At 7.30pm on Friday 19 September at Cafe Oto, Ashwin Street, E8 you have the chance to watch "Legacy In The Dust" (click on Trailer). Dalston legend Newton Dunbar, who ran the Fours Aces club for 33 years, and Dalston's brilliant young film maker Winstan Whitter will be there too for a Q&A session. And there'll be a mega music session to follow starting at 10.30pm featuring Winston Reedy, Delroy Pinnock and Freetown plus surprise guests.The details are here and more here.
The Four Aces Club had a controversial history. In one period of frequent raids the Metropolitan Police, with the Daily Mail in tow, sought to vilify the Club (the headlines screamed about drug dens, Yardies etc). But, whilst the authorities sought to expel black music from Dalston, dozens of police officers were transferred away from Stoke Newington Police Station amid allegations that some were dealing crack cocaine on Dalston's "front line" - Sandringham Road, E8. Police officers were convicted in the criminal courts but Newton Dunbar's reputation was, and remains, unblemished.
Newton triumphed in the face of adversity and harassment until the Council's compulsory purchase orders finally claimed Dalston's historic buildings for redevelopment purposes in 1999. They remained derelict and on death row until finally demolished in 2007.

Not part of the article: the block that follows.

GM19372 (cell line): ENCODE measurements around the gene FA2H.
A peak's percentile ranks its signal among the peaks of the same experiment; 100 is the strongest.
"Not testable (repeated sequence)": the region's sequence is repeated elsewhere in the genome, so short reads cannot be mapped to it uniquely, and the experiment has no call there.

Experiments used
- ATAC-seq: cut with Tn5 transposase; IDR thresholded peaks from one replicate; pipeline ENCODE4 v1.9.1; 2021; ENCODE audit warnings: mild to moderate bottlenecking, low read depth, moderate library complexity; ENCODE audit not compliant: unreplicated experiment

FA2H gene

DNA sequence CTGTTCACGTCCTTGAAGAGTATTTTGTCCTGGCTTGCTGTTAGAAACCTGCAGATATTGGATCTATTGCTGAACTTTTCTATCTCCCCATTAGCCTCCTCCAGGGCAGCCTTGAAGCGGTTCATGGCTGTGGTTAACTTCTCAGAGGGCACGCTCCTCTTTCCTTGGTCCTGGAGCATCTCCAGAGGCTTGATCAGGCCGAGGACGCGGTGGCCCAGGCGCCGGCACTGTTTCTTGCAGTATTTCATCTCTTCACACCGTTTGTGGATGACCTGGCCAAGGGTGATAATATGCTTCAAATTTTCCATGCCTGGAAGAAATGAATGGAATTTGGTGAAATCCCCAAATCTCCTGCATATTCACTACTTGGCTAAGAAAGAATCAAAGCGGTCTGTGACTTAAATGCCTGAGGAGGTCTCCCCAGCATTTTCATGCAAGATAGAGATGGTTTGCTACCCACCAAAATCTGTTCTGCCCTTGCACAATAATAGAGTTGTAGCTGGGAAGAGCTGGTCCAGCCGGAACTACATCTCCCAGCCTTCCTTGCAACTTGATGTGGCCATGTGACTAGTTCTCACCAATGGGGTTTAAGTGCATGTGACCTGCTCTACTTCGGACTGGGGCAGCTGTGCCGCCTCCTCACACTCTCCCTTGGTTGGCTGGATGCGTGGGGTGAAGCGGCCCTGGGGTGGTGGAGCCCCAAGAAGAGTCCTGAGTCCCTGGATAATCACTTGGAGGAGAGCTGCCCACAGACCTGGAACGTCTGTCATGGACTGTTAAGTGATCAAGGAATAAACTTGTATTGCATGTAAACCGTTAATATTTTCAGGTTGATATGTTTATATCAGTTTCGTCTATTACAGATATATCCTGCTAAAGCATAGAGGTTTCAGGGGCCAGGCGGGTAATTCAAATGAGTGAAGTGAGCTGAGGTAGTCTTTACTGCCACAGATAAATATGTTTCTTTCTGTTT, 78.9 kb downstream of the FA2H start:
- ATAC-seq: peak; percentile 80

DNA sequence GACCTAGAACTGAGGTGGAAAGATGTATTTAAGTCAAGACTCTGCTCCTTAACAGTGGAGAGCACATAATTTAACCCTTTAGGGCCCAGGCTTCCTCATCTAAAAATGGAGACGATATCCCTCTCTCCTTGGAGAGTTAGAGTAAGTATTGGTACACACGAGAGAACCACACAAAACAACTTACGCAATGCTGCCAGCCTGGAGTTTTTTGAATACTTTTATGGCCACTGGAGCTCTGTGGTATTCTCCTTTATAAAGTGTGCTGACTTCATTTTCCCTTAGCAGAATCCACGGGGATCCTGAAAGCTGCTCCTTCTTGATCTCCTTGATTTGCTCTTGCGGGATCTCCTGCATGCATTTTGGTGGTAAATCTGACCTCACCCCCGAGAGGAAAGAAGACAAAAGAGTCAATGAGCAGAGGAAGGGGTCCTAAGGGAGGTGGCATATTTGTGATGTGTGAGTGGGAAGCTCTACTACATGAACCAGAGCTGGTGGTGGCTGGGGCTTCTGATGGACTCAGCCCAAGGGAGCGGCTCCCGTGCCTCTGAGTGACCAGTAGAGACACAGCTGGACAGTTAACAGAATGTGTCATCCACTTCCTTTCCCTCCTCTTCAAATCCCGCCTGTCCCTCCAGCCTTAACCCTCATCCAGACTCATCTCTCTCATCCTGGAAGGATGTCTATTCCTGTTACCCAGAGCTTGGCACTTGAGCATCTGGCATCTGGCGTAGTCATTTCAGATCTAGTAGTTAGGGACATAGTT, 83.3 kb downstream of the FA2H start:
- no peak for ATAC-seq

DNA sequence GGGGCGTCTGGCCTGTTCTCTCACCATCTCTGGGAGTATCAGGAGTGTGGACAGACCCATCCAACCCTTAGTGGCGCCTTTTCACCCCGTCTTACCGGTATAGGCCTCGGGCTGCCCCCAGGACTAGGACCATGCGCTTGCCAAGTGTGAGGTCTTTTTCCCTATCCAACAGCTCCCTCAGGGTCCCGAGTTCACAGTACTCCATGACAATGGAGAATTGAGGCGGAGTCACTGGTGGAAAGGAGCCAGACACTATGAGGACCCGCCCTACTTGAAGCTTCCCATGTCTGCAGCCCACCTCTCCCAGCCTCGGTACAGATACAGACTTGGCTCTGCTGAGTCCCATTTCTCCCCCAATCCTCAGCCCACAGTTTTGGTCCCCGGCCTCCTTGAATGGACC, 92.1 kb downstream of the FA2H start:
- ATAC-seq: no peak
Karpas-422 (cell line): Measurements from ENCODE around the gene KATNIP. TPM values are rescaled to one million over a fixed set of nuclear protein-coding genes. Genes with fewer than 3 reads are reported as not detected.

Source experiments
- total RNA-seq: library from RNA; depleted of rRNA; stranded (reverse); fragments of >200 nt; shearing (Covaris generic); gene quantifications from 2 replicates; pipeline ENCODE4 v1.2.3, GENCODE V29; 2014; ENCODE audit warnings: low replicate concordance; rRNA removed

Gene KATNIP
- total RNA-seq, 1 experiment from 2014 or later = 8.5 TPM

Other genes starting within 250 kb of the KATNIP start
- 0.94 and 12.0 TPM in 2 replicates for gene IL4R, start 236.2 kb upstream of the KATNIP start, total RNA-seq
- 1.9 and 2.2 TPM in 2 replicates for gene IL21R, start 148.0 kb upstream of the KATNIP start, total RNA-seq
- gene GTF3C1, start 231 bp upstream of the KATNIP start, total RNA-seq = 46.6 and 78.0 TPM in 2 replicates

The first act of demolition occurred suddenly when Hackney cut down the trees which Newton and Charles Collins had planted in the Club's garden to commemorate the young people who had perished in the New Cross fire - widely believed to have been a racist arson attack.
The demolitions proceeded without any opportunity for the community to celebrate the 120 years of service to popular culture and performing arts which the historic buildings had performed. The buildings had reinvented themselves over the years to meet the public's changing demands - from the times of Sir Robert Fossett's circus in 1886, through the period as a Victorian variety theatre with Hackney's own international star of the music hall Marie Lloyd, then its makeover and re-opening by Hackney's Mayor Herbert Morrison in 1920 as "the greatest cinema in the Britsh Empire", then in the 1960s & '70s as a home for international stars of black music and finally giving birth to the drum 'n bass & acid-house as part of the rave scene of the 1990s.
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Newton worked with OPEN to challenge Hackney Council's moves to demolish Dalston's character and history and replace it with towerblocks. He filed an affidavit in OPEN's High Court proceedings describing the history of the Club, the eviction of the community from the buildings and, with historic photographs, how part of the roofs of the Theatre building were removed contributing to the destruction by rainwater of Dalston's jewel in the crown - the magnificent 1920's interiors of what had become known as the Labyrinth.
Winstan Whitter's documentary film details the history of the buildings and the Four Aces Club, its people, its music and Newton's 33 years as its Director. Not to be missed.
How did it happen? A ten year plan to destroy 185 years of culture."The story that was never told"